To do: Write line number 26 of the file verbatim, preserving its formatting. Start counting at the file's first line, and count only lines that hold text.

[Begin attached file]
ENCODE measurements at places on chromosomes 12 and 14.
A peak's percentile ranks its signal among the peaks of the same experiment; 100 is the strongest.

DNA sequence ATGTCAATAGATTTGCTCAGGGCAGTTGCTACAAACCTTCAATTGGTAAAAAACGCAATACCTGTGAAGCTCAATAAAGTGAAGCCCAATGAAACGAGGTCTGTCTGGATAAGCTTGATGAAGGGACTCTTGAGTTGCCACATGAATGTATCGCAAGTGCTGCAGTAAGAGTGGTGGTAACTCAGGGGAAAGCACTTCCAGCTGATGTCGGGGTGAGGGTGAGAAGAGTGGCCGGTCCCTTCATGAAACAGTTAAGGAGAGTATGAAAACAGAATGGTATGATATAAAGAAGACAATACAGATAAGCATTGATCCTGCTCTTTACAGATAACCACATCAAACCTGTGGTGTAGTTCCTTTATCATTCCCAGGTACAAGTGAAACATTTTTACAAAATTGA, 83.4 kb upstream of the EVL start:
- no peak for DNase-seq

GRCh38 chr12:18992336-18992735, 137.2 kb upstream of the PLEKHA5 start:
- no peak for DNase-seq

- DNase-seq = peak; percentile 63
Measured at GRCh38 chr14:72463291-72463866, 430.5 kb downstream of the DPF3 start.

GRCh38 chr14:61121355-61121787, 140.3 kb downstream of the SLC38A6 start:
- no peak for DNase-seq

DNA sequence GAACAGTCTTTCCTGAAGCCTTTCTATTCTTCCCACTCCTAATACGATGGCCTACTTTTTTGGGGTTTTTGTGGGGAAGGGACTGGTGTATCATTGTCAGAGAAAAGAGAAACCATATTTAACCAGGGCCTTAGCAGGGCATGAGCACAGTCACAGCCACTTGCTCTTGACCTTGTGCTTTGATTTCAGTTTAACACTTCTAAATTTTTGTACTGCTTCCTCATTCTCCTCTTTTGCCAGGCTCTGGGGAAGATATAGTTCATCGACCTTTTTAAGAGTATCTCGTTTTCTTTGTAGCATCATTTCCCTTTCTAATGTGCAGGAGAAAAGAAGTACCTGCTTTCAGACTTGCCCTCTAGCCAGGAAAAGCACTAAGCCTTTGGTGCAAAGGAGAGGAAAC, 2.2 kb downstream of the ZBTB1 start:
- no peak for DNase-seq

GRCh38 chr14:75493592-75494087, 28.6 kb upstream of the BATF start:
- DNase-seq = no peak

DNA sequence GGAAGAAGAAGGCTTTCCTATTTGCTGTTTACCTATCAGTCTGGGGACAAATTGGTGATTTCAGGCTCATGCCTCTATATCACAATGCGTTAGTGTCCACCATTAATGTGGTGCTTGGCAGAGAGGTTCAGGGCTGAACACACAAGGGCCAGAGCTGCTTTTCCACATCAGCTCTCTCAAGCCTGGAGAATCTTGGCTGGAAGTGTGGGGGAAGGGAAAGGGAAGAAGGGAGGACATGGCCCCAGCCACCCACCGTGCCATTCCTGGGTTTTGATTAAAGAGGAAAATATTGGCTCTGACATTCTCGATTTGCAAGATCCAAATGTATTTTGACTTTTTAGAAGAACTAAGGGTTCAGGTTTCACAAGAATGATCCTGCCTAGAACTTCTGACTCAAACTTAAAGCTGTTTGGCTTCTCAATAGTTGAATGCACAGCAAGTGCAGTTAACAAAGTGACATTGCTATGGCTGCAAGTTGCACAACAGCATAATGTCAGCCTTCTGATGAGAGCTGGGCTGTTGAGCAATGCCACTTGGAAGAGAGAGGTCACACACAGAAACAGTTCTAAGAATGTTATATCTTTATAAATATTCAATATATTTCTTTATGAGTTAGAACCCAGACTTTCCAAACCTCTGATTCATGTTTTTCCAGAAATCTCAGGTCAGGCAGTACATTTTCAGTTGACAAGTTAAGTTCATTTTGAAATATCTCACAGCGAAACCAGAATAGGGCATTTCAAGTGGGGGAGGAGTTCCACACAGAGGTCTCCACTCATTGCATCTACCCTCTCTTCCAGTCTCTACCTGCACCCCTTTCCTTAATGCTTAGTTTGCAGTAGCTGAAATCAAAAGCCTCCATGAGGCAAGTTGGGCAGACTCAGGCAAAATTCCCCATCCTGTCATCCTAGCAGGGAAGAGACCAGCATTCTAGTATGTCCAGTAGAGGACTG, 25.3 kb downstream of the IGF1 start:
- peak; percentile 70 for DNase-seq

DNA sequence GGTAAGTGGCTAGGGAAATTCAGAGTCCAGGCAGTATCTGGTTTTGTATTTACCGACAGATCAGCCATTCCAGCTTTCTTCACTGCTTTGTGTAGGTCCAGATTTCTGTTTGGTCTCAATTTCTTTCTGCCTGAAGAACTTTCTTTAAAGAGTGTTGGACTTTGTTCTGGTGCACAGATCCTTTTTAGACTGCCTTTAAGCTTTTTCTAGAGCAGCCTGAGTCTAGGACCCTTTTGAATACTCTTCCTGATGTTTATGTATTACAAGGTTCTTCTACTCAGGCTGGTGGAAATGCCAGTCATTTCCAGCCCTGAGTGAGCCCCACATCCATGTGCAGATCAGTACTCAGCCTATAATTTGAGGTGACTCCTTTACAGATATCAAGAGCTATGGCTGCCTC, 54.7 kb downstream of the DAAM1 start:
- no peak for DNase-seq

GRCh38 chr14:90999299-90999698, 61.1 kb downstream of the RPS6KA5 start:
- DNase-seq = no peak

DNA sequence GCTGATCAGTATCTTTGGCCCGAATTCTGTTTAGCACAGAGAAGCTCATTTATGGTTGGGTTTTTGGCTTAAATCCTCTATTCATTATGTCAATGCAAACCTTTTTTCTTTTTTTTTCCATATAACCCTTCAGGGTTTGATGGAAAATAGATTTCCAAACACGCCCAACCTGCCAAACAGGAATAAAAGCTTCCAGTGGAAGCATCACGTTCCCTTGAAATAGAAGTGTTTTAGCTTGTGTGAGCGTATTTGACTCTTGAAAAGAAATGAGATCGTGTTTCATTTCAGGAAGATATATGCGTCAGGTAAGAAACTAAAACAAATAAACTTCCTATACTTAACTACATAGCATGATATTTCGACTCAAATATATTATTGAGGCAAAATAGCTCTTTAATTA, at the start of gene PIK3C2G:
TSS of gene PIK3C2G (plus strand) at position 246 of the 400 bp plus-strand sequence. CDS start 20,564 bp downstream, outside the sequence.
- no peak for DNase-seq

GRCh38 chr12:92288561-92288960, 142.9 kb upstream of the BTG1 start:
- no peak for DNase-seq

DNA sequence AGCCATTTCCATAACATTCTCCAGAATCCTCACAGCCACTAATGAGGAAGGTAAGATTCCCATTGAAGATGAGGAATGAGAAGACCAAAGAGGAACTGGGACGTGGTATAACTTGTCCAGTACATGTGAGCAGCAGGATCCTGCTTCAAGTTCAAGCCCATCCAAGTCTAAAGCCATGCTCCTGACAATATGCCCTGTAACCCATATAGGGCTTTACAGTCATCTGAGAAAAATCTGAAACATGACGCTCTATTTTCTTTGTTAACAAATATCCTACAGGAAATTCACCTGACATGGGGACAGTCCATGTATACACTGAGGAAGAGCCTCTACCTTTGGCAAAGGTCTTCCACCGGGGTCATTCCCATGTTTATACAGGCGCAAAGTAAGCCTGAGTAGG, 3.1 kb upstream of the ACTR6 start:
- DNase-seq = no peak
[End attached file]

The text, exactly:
DNA sequence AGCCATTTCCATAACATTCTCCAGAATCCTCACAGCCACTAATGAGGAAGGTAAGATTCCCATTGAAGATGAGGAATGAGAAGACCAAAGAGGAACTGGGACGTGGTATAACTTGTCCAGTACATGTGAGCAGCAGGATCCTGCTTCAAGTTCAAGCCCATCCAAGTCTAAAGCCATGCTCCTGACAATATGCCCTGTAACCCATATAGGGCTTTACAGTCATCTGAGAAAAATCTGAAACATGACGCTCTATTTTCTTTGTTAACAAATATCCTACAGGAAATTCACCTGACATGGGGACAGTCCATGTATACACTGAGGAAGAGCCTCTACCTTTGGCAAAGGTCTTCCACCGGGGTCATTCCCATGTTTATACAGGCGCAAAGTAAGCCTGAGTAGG, 3.1 kb upstream of the ACTR6 start: